When the wau master from LokaLocal came all the way from Kelantan to share his knowledge with a corporate client.
When one mentions kite-flying, often our minds race to fond memories from the carefree days of childhood. But what do we think of when the word ‘Wau Bulan’ comes to mind?
While the thought of Wau Bulan, otherwise known as Moon Kites, may not typically conjure images of frolicking in a grassy field with a loved one, this iconic traditional kite can involve fun and play, simultaneously culminating with a level of cultural significance.
Moon Kites are said to represent the rising crescent moon when flown, an activity indulged in by communities across the eastern states of Peninsular Malaysia. In days of old, waus were used by farmers to stave off birds from their paddy fields. They are a symbol of history and tradition, typically sized at 3.5 meters in length and 2.5 meters in width (bigger than any other Malaysian kite).
Earlier this week, I had the privilege of witnessing the magic of Wau Bulan first hand. Wan Anuar came down to Selangor all the way from Kelantan to share with a corporate client with a simplistic gist of his knowledge regarding the intricacies and joy of moon-kite making.
Participation through passion
Wan Anuar, a wau master, is son to the late Pak Shafie, who himself was a legendary kite maker. It would seem that over a span of 20 years, Wan Anuar effectively inherited the trade of kite-making from his father, denoting high levels of elegance and precision in his trade.
During his workshop, Wan Anuar was able to push the creative boundaries of grown men and women, and bring out their inner child. As I observed from the sidelines, I got a vivid sense of how Wan Anuar, after only a few minutes, lightened the serious business atmosphere of a hotel-held conference, and transformed it into that of an art class.
Obviously the participants of the workshop were not expected to design a wau nor use the methodology required to form its bamboo frame. Nonetheless the effort put into making it was still considerably high, and to some perhaps even tedious.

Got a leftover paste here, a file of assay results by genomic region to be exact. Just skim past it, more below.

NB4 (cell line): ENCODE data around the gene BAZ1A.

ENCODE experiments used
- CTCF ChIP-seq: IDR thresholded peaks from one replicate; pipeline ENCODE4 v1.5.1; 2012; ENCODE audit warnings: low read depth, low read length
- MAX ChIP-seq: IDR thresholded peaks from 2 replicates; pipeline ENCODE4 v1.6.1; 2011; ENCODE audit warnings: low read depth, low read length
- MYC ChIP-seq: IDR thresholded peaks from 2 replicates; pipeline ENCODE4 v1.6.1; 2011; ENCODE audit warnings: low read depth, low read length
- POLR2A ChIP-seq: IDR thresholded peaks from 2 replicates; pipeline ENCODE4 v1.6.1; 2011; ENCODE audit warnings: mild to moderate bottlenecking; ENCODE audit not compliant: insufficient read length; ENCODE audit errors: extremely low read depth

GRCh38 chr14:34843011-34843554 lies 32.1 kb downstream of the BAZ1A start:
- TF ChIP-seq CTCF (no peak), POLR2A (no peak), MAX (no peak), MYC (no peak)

The selective process of making a wau involved carefully cutting rice paper and pasting it one piece at a time onto a bamboo frame to form intricate motifs. Completing each process seemed to give the participants a sense of accomplishment, thus making each task worth the effort.
Lesson in tradition
Smiles spread throughout the room like an infectious disease as the employees, dressed from head to toe in work attire, raced against one another in one of the most competitive manners I’ve ever seen…and this is just to craft kites. One by one they sporadically took turns to stroll from their allocated group tables to the front of the hall to analyse and admire the pre-made wau by Wan Anuar, in an attempt to replicate it to perfection.
I will never forget the degree of excellence in which one group was able to do so. With the guidance of Wan Anuar, and motivation from a pinch of his one-of-a kind sense of humor, they were able to utilize the provided materials and the elements of their own inventiveness, to create a beautifully aesthetic multi-colored Wau Bulan, a kite that in its own way has an unparalleled grace to it. The paper that made the majority of its surface area wrapped snugly onto the kite’s thin wooden frame.
One thing was absolutely clear to me. Even though Wan Anuar has guided visitors through a gallery of forgotten traditions for just over a year, he is not just a master of making the most impressive works of art. He is able to share his knowledge with others, making his passion one that has the potential to live on throughout the ages.